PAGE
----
COMPARATIVE STUDY
JOURNAL ARTICLE

The use of modelling to predict levels of estrogens in a river catchment: how does modelled data compare with chemical analysis and in vitro yeast assay results?

Jan L Balaam, Darren Grover, Andrew C Johnson, Monika Jürgens, James Readman, Andy J Smith, Stefan White, Richard Williams, John L Zhou
Science of the Total Environment 2010 September 15, 408 (20): 4826-32
20673965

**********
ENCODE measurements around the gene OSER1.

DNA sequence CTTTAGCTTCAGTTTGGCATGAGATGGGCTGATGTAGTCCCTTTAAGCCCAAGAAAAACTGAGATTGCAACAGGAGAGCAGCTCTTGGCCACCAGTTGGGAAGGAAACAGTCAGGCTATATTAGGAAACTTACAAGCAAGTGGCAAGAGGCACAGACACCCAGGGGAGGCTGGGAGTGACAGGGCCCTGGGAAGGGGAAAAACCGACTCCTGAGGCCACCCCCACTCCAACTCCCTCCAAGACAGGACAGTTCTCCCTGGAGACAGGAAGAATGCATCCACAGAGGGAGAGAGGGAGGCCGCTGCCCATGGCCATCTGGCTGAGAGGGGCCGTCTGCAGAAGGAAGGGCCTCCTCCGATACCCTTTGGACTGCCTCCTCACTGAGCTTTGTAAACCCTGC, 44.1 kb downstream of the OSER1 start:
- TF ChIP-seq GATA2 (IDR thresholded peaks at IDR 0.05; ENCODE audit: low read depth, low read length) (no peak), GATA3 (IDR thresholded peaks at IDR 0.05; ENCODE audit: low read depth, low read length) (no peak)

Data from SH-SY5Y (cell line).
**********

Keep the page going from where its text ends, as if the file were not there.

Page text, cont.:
Effluent discharges at Rodbourne sewage treatment works (STWs) were assessed using chemical and in vitro biological analysis as well as modelling predictions. Results showed that Rodbourne STW discharged less estrone (E1) than expected, but similar 17beta-estradiol (E2) and 17alpha-ethinyl estradiol (EE2) to those predicted by a widely cited effluent prediction model. The Exposure Analysis Modelling System (EXAMS) model was set up using measured effluent concentrations as its starting point to predict estrogen concentrations along a 10 km length of the receiving water of the River Ray. The model adequately simulated estrogen concentrations along the river when compared to July 2007 measured data. The model predicted combined estrogen equivalents in reasonable agreement with estrogenicity as measured by passive sampler (POCIS) extracts using the yeast estrogen screen. Using gauged mean flow values for 2007 the model indicated that the most important determinand for estrogen exposure in the Ray was not season, but proximity to the Rodbourne effluent. Thus, fish in the first 3 km downstream of Rodbourne were typically exposed to two or even three times more estrogens than those living 7-10 km further downstream. The modelling indicated that, assuming the effluent estrogen concentrations measured in February 2008 were typical, throughout the year the whole length of the Ray downstream of Rodbourne would be estrogenic, i.e. exceeding the 1 ng/L E2 equivalent threshold for endocrine disruption.

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